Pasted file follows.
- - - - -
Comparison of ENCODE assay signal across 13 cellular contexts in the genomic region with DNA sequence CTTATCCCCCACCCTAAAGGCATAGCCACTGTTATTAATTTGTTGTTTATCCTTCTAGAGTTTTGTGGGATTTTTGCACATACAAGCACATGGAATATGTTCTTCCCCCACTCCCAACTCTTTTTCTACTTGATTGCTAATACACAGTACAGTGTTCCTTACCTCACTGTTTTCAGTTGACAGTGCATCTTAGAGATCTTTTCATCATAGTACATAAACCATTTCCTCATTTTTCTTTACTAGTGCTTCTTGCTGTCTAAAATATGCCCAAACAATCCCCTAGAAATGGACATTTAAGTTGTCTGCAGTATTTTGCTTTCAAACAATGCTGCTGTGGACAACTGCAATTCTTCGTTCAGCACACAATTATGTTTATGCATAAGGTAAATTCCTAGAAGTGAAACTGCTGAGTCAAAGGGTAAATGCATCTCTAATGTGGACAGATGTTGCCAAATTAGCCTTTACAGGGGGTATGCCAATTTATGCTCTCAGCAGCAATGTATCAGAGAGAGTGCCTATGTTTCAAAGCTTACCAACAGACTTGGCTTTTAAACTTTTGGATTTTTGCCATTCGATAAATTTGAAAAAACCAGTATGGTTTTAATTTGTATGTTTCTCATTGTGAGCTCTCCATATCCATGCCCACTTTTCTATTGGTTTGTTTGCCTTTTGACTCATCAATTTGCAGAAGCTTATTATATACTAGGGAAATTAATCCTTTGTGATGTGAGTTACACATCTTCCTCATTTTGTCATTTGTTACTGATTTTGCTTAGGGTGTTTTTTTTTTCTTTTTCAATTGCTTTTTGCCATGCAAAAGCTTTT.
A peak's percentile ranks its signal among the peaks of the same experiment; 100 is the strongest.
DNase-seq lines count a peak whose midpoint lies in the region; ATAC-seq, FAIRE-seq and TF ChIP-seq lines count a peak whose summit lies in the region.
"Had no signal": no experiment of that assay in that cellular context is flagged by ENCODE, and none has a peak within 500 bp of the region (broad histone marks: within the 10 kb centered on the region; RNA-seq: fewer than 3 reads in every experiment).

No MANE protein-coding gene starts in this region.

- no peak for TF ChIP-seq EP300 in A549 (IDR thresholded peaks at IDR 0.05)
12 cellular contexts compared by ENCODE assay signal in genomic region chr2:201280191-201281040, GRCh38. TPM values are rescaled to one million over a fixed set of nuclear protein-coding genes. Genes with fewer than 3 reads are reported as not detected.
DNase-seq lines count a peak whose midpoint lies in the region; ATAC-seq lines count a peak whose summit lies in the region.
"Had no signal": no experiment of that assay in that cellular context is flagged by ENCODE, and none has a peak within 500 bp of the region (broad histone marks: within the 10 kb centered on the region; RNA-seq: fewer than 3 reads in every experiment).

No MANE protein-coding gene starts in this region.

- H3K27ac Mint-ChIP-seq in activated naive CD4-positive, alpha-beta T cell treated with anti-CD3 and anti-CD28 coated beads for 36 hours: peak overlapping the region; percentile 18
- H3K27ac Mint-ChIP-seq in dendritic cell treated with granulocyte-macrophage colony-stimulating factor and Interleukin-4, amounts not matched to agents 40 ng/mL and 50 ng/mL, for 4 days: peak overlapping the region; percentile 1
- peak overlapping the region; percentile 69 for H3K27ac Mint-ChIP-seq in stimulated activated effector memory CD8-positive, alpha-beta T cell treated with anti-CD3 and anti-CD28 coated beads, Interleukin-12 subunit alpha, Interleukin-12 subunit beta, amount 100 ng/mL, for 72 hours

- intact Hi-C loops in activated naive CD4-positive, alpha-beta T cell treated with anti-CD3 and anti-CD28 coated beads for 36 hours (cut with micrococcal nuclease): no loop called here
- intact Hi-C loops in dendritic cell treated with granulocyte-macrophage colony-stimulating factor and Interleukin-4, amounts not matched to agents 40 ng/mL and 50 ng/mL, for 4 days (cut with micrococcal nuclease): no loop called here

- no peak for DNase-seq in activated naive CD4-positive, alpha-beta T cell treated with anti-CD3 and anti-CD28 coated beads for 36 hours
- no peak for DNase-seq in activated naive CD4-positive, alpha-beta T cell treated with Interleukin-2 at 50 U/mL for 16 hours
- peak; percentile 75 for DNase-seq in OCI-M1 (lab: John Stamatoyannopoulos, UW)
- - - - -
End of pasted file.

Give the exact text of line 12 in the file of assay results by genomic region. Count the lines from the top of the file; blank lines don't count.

- H3K27ac Mint-ChIP-seq in dendritic cell treated with granulocyte-macrophage colony-stimulating factor and Interleukin-4, amounts not matched to agents 40 ng/mL and 50 ng/mL, for 4 days: peak overlapping the region; percentile 1